Half of the people said no; they wanted to stay there and be with “their own kind.” I love this because it reminds us that parochialism and cliquishness and comfort zones know no bounds. But half of the immigrants said yes, as did a good portion of the traditional German Lutherans at an old church which, when faced with the prospect of dying, said no: Christ will continue to live on in this place and we will simply need to learn to open our hearts, to let in the new, to stop being so worried about being comfortable and having things the way they’ve always been. And so the Mosaic ministry that is Immanuel Lutheran Church was born.
Now, do you remember where I said it was? In a town in Queens called Whitestone. At some point last year I had connected the dots from the Taize necklace scripture to this new, far-off community that was somehow becoming part of my story, and of the icktank story. In January, Pastor Johnson wrote to tell us that he would be doing our new book Loaded Words for an all-church Lenten study. We were honored and thrilled and I began to consider that I would actually make a trip there. The white stone pendant hung over my desk, an ever-present reminder of the mysteries of God and how he speaks to His people.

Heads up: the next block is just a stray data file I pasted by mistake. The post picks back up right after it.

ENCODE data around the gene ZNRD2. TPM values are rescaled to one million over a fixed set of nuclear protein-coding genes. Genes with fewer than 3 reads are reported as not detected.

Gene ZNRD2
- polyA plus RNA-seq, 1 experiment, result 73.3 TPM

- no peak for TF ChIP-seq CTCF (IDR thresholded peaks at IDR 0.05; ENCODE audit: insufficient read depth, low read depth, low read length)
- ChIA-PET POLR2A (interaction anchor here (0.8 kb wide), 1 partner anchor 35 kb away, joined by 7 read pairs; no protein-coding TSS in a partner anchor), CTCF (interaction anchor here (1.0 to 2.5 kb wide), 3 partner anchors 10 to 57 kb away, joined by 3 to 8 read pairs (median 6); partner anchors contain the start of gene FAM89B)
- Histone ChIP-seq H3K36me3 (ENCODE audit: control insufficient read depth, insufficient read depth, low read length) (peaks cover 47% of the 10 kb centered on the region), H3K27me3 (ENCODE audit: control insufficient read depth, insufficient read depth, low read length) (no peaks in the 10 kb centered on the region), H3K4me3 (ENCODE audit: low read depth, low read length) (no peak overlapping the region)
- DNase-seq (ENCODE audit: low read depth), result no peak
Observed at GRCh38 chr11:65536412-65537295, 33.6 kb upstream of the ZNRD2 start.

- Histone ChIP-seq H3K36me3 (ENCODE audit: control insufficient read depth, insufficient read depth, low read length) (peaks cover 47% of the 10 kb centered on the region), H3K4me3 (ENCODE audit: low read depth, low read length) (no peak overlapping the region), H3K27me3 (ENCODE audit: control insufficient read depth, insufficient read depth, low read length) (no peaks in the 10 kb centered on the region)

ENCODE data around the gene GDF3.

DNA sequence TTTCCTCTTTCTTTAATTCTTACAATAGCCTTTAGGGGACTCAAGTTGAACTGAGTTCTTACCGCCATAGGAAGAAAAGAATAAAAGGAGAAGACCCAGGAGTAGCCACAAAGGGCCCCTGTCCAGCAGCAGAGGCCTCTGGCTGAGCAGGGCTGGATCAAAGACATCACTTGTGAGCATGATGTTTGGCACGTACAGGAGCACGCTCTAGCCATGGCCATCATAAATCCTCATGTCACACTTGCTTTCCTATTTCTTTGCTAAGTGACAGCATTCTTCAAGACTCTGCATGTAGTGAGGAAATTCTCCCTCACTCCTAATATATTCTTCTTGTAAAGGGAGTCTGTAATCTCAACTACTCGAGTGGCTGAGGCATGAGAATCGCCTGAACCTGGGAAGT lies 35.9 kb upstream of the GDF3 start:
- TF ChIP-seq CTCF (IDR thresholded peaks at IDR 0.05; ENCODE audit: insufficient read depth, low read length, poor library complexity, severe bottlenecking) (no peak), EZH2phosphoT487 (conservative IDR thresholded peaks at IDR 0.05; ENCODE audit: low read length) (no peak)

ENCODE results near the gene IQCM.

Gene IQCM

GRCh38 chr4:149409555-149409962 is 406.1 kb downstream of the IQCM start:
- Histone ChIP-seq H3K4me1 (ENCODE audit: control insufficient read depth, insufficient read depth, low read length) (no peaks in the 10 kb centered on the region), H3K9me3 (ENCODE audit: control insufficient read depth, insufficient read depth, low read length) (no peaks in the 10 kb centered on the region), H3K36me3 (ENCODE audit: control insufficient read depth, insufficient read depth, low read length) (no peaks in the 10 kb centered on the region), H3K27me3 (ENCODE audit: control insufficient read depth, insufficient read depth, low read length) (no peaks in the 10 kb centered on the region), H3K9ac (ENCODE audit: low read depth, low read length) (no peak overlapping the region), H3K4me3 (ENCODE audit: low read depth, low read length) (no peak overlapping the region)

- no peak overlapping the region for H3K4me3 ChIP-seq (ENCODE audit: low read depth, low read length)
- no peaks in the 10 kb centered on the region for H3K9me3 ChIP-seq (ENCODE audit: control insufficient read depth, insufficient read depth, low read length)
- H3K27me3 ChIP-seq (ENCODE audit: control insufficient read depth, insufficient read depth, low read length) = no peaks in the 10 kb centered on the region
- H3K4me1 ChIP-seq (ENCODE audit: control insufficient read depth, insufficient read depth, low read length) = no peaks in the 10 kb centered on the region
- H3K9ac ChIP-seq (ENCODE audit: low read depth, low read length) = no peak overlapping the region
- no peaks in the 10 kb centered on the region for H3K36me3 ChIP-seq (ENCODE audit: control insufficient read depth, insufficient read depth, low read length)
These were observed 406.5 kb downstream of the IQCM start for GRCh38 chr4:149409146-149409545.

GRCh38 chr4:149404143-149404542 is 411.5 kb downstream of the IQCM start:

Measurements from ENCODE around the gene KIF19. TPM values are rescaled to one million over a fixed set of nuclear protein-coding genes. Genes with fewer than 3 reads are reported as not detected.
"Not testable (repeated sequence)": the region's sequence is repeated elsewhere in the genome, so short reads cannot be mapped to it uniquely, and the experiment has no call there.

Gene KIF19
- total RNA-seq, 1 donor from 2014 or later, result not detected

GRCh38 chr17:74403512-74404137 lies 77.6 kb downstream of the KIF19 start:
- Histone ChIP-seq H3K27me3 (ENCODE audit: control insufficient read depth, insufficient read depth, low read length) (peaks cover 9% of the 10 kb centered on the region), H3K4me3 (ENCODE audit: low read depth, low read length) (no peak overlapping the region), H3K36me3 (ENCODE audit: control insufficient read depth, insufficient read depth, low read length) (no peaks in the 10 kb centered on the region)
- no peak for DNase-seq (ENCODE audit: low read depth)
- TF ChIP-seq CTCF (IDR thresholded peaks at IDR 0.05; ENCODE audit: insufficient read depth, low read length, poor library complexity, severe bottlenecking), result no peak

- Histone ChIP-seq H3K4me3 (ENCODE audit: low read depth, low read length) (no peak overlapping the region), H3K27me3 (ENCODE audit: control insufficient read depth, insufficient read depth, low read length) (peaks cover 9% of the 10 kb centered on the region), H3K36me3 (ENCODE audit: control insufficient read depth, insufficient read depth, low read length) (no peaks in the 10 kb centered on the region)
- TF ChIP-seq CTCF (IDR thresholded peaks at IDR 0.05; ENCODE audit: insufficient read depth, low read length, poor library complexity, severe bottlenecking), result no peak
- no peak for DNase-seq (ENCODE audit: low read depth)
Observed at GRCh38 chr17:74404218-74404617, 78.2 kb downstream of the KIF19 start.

What I saw and did and heard and learned on my visit to the community in Whitestone made it clear that the Holy Spirit was alive and well and moving in and around us like the sweet spiced scent of curry. I felt as at home in the church and in their small group gatherings as I ever have in any church I’ve ever been in.I met brilliant Indian men who wanted to see their wives lifted up, who served their church and the Kingdom of God with joy, even after long days as high-level IT execs or managers. I wept with a man whose daughter had died suddenly of an infection she got in hospital after a routine procedure: she was just 21, and he spoke of her testimony and how she saw angels all around her and how she spent the few brief final hours she had of this life witnessing to Christ for the doctors and nurses who tended to her. I listened to a man who drove in every weekend from Connecticut to assist with the music: he had had a profound and personal experience of the Living God calling him, and gave up his corporate job and his comfortable life and now writes Christian music and helps to plant churches and shares with his family the piercing joy of relying on God alone for their provision. And I smiled to hear the testimony of a man who might best be described as a Central Casting version of a working class New Yorker. He had not been raised in the church–not really. For two years he had walked past Immanuel and considered going in, until, one morning he said to his wife “Get dressed. We’re going to church.” And as they approached the building he grew terrified at the thought of walking into a space filled with strangers. This was his greatest fear. Until he opened the door, and there on the left side of the pews was a guy he used to work with at Home Depot. And there handing out the bulletins was another guy he’d grown up with. And Pastor Johnson, who’d often greeted him in town, embraced him by name. And he told me, “God knew my fear and he put all those people there so I never felt like a stranger. I haven’t missed a Sunday since. And this church has become for me a true home.”